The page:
The Manningtree Mermaid wild swimmers set up SWiM (Safe Water in Manningtree) to support their application to DEFRA for bathing water designation for Manningtree Beach on the Stour estuary. Approval would mean that the water would be tested throughout the bathing season for E.coli and intestinal enterococci. These harmful bacteria are indicators of sewage pollution, and should unsafe levels be found, targets would be set for improvement and polluters held to account.
Sewage still in the news
Sewage pollution has been big news for some time now. People are sick of our waterways being used as a dumping ground for untreated effluent while water companies pocket huge profits. At the last assessment, the Environment Agency concluded that only 14% of rivers in England were ecologically healthy, and a third of all rivers failed due to sewage pollution. There are currently only six stretches of river designated as bathing waters in England.
At the moment, there is no information about the quality of water at Manningtree Beach, although the area is impacted by three storm overflow pipes, only one of which is monitored. Monitoring of this pipe only began in April last year, and in the eight months until the end of 2022, it recorded eight sewage spills totalling 15.5 hours despite it being a very dry year.
Applying for designated bathing water status
The application is a huge undertaking and has taken all the efforts of the Mermaids to push their campaign forward. They have won the support of the local town and parish councils, Tendring District council, Sir Bernard Jenkin MP (who recently joined them for a swim), the Stour Sailing Club, the Rotary Club, and the Manningtree District Business Chamber. They maintain an open dialogue with Anglian Water and took a tour of the local sewage treatment plant. As part of their educational campaign, the group dressed up as poop to talk to primary school children about sewage pollution.
As the application requires local consultation, the Mermaids have set up an online survey to gather public opinion. They also have a stall at Manningtree Market every Saturday, where they’re available to discuss the campaign and answer any questions.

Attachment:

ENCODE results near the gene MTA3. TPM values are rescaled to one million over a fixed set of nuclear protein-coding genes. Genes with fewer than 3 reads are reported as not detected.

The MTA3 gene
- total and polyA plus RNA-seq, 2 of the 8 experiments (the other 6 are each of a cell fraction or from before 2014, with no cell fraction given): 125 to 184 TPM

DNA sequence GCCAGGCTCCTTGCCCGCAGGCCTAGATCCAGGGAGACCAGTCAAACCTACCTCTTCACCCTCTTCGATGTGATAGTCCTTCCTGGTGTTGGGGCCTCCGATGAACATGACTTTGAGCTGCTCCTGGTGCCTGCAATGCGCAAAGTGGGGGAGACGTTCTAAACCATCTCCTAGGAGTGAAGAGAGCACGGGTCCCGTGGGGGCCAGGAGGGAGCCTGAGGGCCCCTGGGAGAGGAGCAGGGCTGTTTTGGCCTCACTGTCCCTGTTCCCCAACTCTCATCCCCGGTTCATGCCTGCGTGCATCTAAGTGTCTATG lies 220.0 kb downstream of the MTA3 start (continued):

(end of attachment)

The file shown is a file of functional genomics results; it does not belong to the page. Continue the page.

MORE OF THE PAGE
Confirming local usage and approval
Probably the most critical part of the application is the ‘water-user’ count. They need to demonstrate how well loved and used the Stour is at Manningtree. While this seems obvious to the mermaids, they have to count bathers, paddlers and others on the water for 20 days during the bathing season, which runs from 15 May to 30 September. Obviously, the higher the numbers they can count, the better.
Supporters flock in…
To get their count off to a flying start, they threw a Beach Picnic Party – and the community supported their initiative with great enthusiasm. The beach was packed and the atmosphere joyous. People danced to live music, played games, painted faces, made crafts, sold cakes. The highlight of the afternoon was a mass swim. At 6pm, streams of merfolk lined up on the slipway to take the plunge as one huge shoal. As one of the organisers, it was a truly beautiful and moving experience and proved just how deeply people care about the Stour. They counted a grand total of 369 water users, made up of swimmers, paddlers and those on boards and in boats.
…and discover the joy of wild swimming
Since their count began, many new merfolk have joined the campaign – some who have previously been too nervous to swim in the open water before but have found encouragement to have a go as part of a group. And that’s what all the hard work is about – spreading the sheer joy of wild swimming while securing the health of the Stour for generations to come.
If you would like to help the mermaids keep up the momentum:
- Get your feet in the water! Join the mermaids for a paddle or swim. Their facebook group has details of count days.
- Complete the local consultation survey.
- Spread the word about the campaign.
Find out more here.